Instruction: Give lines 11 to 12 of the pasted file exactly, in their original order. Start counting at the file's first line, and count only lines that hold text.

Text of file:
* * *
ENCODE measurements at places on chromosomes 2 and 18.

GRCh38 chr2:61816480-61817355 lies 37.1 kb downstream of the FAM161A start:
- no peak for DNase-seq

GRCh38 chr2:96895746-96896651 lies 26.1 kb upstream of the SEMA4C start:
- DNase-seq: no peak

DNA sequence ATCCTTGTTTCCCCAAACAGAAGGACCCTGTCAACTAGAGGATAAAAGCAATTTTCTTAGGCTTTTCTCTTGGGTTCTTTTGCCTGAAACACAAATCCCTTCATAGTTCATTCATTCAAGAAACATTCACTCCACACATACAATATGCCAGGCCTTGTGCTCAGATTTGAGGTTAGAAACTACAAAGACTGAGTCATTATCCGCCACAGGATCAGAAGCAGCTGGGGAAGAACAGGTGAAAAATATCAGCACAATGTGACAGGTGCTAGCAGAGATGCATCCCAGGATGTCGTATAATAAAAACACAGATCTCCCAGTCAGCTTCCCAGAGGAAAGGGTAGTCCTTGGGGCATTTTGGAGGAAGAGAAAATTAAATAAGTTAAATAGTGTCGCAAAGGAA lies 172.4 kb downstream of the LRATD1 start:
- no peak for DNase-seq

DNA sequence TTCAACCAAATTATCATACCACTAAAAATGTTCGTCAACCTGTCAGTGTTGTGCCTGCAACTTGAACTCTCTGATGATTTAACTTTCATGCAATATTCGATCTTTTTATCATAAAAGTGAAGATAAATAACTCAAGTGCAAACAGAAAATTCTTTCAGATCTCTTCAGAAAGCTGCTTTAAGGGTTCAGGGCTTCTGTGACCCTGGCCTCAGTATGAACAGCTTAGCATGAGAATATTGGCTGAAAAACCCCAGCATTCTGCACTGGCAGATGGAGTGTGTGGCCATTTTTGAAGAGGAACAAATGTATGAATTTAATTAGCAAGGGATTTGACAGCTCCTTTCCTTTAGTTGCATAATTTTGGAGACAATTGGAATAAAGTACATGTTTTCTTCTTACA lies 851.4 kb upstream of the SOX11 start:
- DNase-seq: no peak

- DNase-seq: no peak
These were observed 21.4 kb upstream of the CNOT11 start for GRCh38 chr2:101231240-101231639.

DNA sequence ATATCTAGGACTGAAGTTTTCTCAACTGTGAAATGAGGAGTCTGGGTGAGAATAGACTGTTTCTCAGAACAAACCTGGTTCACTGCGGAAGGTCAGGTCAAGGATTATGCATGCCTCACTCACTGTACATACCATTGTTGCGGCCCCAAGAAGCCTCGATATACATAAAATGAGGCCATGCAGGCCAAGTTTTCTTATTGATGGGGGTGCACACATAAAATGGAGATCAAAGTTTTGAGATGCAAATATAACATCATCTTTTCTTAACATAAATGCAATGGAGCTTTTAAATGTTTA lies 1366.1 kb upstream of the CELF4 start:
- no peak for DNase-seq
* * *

These were observed 21.4 kb upstream of the CNOT11 start for GRCh38 chr2:101231240-101231639.

DNA sequence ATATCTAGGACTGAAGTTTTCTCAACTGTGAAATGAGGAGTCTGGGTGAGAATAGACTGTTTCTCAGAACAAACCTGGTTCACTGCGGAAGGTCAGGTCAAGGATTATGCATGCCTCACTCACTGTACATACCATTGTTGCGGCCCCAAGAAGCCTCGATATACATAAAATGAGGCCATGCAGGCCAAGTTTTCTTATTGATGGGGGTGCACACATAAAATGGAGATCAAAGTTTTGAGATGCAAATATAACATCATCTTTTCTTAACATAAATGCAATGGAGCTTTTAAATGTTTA lies 1366.1 kb upstream of the CELF4 start: